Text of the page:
1)As an investor assumes more risk and moves upward on the efficient frontier, the slope of the frontier curve most likely: a-increases and expected return per risk increases b-increases and expected return per risk decreases c-decreases and expected return per risk increases d-decreases and expected return per risk decreases 2)Sample mean and variance for norrmal distribution are 42 an 9 respectively. The 99% CI for this is closest to: a:15-69 b:18.8-65.2 c:34.3-49.7 d:39-45 Give it a whirl

D. C.

B,C

D C

Wait, no. yea D, C

D. If it moves up on the efficient frontier, it decreases risk, the slope decreases. Since risk decreases, required return also decreases (less risk, less required return). C. For this problem don’t forget to square the variation 9, to obtain the standard deviation, 3. 42+/- 2.58*3= solution C

C c

Good to know I am not the only one that thinks this… Answers are listed as: C-marginal return is decreasing when you move upward on the frontier B-42 +/- (2.58*9) For the first one, isnt that what D means? For the second one why are they using variance instead of std dev? WTF?

I think the first is C b/c returns will increase at a decreasing rate. Expected return increases b/c your risk is going up, you need more return. Not sure what is going on with the second one.

I think if it would state that the slope decreases but expected return increases that woulud be correct, but since it states the marginal return decreases that means that the return you get per unit of risk should decrease as you move up the curve, that is why the curve flattens out, because as some point you do not get more return for just takiing on more risk… whatever, maybe these are truly errors and I can give myself 1.6% boost.

tvPM Wrote: ------------------------------------------------------- > Good to know I am not the only one that thinks > this… > Answers are listed as: > C-marginal return is decreasing when you move > upward on the frontier > B-42 +/- (2.58*9) > > For the first one, isnt that what D means? > For the second one why are they using variance > instead of std dev? > > WTF? are the answers from the mock feedback they gave? because if they are then for the second one - i think they are using standard deviation…they raised 9 to 0.5

No, C is correct. Expected Return does increase as you go up the EFF, we all just assumed that it was the marginal return.

expected return increases but not per unit of risk as the problem states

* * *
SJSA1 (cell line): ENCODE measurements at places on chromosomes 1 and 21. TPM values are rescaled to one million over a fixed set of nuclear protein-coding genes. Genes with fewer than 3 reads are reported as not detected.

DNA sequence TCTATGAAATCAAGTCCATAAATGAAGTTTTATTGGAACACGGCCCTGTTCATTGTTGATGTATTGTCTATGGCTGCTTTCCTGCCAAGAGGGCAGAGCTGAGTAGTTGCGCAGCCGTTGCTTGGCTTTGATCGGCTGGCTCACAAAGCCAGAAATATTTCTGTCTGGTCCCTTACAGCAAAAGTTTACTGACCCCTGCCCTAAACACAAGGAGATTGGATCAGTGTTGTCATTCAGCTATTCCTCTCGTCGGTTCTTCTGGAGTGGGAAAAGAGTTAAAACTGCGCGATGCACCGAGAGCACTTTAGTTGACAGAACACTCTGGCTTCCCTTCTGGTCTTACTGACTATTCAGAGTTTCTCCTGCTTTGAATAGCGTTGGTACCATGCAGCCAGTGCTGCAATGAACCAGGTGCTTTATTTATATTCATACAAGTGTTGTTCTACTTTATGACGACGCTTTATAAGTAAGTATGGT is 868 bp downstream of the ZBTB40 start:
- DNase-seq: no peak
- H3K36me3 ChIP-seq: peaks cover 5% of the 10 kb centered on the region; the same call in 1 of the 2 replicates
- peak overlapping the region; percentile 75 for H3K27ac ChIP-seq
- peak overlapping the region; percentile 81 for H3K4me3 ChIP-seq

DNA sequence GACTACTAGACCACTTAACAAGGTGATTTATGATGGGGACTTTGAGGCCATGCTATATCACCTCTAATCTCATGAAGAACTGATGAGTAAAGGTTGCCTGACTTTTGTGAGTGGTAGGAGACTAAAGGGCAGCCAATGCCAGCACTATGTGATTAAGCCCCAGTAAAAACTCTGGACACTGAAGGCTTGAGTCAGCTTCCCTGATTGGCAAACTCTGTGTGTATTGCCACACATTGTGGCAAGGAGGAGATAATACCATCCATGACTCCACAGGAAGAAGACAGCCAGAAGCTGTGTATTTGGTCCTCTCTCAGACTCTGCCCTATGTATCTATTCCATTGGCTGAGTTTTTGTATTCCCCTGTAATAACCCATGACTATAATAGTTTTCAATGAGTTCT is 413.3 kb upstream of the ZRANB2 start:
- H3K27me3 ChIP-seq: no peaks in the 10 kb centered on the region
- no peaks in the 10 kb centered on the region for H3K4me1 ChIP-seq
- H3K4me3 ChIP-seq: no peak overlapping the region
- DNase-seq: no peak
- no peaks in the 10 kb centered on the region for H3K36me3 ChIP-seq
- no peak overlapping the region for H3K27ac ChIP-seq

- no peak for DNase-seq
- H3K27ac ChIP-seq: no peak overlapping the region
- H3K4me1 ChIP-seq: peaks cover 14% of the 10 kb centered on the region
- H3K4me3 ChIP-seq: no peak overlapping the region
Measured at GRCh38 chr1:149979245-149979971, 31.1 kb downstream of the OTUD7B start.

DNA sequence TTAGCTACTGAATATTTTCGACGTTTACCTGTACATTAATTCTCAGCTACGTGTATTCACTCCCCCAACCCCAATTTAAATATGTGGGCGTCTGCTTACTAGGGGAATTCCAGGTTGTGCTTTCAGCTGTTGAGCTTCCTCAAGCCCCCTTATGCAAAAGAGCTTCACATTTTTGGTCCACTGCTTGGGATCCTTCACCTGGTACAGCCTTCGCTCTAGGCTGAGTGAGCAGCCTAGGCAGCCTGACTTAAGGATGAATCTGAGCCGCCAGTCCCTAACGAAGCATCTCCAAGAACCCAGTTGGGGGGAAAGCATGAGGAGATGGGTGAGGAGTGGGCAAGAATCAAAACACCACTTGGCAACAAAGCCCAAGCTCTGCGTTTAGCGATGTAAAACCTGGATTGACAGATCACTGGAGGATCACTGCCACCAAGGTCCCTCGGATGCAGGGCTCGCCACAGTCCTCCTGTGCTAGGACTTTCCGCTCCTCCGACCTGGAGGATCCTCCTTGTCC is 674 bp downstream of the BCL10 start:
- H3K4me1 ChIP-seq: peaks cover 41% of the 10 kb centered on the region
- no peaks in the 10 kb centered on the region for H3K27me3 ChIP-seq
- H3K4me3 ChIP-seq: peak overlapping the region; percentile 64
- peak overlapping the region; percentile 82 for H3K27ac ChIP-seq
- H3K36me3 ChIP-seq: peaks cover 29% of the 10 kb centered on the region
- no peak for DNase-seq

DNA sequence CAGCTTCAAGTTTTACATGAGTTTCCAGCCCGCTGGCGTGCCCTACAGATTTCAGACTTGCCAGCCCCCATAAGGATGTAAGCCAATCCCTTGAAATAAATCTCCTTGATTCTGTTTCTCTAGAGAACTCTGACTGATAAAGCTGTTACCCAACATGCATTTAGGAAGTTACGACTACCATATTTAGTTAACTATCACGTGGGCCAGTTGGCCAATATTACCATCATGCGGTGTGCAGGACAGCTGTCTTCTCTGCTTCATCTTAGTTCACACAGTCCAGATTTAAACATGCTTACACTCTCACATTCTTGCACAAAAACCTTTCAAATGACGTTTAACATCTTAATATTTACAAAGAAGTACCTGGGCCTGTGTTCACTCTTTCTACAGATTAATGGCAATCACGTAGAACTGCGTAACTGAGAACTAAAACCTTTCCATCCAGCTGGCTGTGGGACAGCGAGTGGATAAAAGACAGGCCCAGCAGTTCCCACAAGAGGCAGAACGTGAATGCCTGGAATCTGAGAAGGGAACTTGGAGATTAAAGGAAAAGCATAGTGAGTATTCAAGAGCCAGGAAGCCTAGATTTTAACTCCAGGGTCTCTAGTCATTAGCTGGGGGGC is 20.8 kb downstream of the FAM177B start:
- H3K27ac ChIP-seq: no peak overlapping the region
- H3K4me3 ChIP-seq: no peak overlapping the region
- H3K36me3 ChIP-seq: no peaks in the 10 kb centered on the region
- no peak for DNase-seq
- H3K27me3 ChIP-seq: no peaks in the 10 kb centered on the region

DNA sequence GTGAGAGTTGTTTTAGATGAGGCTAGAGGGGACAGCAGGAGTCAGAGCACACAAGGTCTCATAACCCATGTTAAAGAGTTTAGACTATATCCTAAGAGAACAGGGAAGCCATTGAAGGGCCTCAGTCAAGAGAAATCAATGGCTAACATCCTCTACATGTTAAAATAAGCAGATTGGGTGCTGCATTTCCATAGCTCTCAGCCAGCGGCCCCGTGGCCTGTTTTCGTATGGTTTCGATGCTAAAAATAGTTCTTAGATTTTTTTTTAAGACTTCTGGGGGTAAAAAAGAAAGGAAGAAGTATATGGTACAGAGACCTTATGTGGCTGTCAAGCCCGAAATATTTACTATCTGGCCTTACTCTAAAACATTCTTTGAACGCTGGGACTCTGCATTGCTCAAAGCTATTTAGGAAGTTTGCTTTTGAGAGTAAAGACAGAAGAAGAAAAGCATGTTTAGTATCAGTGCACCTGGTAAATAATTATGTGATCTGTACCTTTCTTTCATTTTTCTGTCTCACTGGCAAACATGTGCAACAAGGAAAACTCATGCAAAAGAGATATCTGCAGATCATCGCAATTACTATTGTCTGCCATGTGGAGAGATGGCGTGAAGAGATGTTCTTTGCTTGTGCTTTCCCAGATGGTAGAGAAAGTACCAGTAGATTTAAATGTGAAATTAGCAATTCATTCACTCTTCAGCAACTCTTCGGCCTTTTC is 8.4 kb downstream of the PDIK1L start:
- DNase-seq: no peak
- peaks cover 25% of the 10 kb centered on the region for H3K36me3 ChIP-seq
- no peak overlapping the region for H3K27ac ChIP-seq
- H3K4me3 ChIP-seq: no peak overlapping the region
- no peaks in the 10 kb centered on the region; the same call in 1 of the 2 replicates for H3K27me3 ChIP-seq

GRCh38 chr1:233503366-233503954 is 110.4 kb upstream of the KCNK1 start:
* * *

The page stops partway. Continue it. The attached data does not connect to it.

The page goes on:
Trying to figure out where you were getting “marginal” from…

D and C

tvPM Wrote: ------------------------------------------------------- > 1)As an investor assumes more risk and moves > upward on the efficient frontier, the slope of the > frontier curve most likely: > a-increases and expected return per risk > increases > b-increases and expected return per risk > decreases > c-decreases and expected return per risk > increases > d-decreases and expected return per risk > decreases > > 2)Sample mean and variance for norrmal > distribution are 42 an 9 respectively. The 99% CI > for this is closest to: > a:15-69 > b:18.8-65.2 > c:34.3-49.7 > d:39-45 > > Give it a whirl 1) Look at the graph of the efficient frontier. One of the assumptions under markowitz is the diminishing marginal utility of wealth. It get flatter as you increase the risk. By definition, the slope is the change in return divided by the change in risk. If that slope is flatter, there’s lesser return per unit of risk. 2) Use 2.58 for 99% CI, multiply by Sqrt(9) = 3, which is the std deviation. Multiply by 2.58, you get 7.74. Add and subtract this value from the mean.

Return still increases. Risk goes up by 1, Return goes up by .0000000000000000000001. Return still goes up per unit of risk, no matter how small that increase is.

ereturn=10 erisk=10 return per unit of risk=1 ereturn=15 erisk=30 return per unit of risk=.5

kant-now i got ya. since the curve never turns back downward you still increase your return per unit of risk, right? even though it marginally decreases, it still increases. That second one is just wrong though.

But if you assume more risk, you better be getting a better return, even if it is increasing at a decreasing rate. At least that is what I would want.